By Ryan O'Connell
Arts & Features Editor
While taking a walk down State Street, most students are not familiar with the narrow concrete path that branches off past the McCarthy Center.
Nestled between picket fences and the array of windows lining the McCarthy Center Forum lies a box of tools, and a plot of earth. Fenced off, the patch harbors wildflowers, fruits - and weeds.
Here is Framingham State’s community garden, a public locale used mostly by biology students and the Green Initiative, although it’s open to everyone.
Green Initiative held a community garden cleanup event Oct. 20, calling to students interested in helping de-weed and clean the small fenced area against the southern wall of the McCarthy center.
Leticia Rita Santos, a sophomore American Sign Language major and secretary of Green Initiative, said she knew the club had cared for it in the past, though they don’t control it.
“Someone in our club last year took care of it, and though it is not directly affiliated with our group - because it’s a community garden for any student that wants to participate - we saw that it is incredibly overgrown,” she said.
Santos added Green Initiative took the opportunity of tidying the garden to alert other students to its existence, and as a form of inviting them to take from, provide for, or otherwise use the community garden.
“I’ve always gardened growing up, and so it just brings me back to that point, and it makes me just a little bit happier. It’s also nice to see a place that’s been so overgrown be treated how it should be,” she said.
Santos said the event was important for informing students the space was open to them, as well as preparing it for the coming spring.
Ben Hurney, a sophomore studio art major and member of Green Initiative, said he had participated in the Campus Sustainability cleanup a few weeks prior. He added he helped at the Green Initiative garden cleanup due to his passion for the environment.
He said he was inspired to join the cleanup due to the obscurity of the garden, and since he had never seen it well maintained during his time at FSU. He added he thought it would be encouraging to see the space taken care of, and would contribute to the campus.
“I feel like it’d be a cool thing to actually get going. Even if you don’t receive anything out of it or get anything out of it, it’s just one of those things where if you see it doing well it’s nice to see - because you know other people are appreciating it,” Hurney said.
He said he feels a lot of students are passionate about the environment, and it’s “just an issue of knowing what to do.” He added, “I think what I care about, and what a lot of other Green Initiative members care about is trying to give students a way to do that, or just an idea.”
Hurney said he felt the cleanup was important to the FSU community, and that even if their progress was slow, it was more helpful than doing nothing. “It doesn't hurt, for sure,” he said.
Michael Gardner, a sophomore English major, said the garden cleanup was the first community cleaning event he’d participated in for a while. He said he remembered picking trash up off a baseball field in his hometown, and cleaned outdoor spaces in the past for work.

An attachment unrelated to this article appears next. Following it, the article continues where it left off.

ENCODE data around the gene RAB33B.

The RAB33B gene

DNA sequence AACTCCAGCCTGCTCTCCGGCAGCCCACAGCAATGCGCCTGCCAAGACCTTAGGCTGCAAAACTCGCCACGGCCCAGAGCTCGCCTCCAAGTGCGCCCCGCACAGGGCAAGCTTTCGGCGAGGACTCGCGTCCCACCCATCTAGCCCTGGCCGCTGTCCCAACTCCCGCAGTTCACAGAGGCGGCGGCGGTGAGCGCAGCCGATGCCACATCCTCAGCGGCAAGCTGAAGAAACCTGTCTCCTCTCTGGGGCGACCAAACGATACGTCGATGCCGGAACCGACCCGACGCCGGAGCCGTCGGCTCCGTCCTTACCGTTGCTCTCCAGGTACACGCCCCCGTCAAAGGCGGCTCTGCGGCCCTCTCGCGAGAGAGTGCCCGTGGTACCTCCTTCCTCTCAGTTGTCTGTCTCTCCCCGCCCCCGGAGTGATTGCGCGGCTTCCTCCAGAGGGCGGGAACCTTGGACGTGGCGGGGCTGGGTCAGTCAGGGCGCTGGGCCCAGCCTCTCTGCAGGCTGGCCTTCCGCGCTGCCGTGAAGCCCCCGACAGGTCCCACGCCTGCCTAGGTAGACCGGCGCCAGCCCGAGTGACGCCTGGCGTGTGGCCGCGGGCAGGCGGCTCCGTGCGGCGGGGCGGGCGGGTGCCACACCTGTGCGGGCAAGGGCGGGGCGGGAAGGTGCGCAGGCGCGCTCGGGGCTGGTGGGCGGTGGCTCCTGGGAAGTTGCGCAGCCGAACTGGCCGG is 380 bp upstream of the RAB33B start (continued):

Gardner said he came to the event having never heard of the community garden before, and was interested in checking it out. “I mean, obviously [if] people haven’t heard of it then it may not be in the best condition,” he said.
He added when he first heard of the community garden, he was initially surprised. “I think that’d be a bigger thing,” he said. “Cleaning up just attracts more people to it because it’ll come alive, just look nicer. So people will want to come to it.”
Ainslee Caton, a sophomore environmental science and policy major and president of Green Initiative, organized the garden cleanup.
Caton said the organization was focusing more on helpful and fun events this semester for existing members, rather than putting excessive energy into advertising the club.
She said growing up in Yarmouth, she remembers beach cleanups and past garden cleanups she took part in while a part of the National Honors Society in high school. “It’s just the sense of having that little bit less of trash or waste in that area, especially when it comes to gardens,” she said.
She added she was excited to see the transformation of the garden as it was cleaned by Green Initiative members and other students.
Caton said she first learned about the community garden last year, when a previous secretary of the club brought her and another member to tour the garden. She added it was in a better state last year, and even remembered the previous secretary “was eating a tomato while showing us around the area,” which was filled with fruits, vegetables, and flowers.
She said seniors leaving the club has been a challenge in maintaining the garden, and although they are not obligated to care for it, Green Initiative plans to hold more events surrounding it in the future, such as a planting in the spring.
“It helps, not just with the natural beauty, because - as much as campus is beautiful and all - it’s a lot of … the green grass you see from the sprinklers, and not as many everyday gardens, with your tomatoes and lavender right next to each other,” Caton said.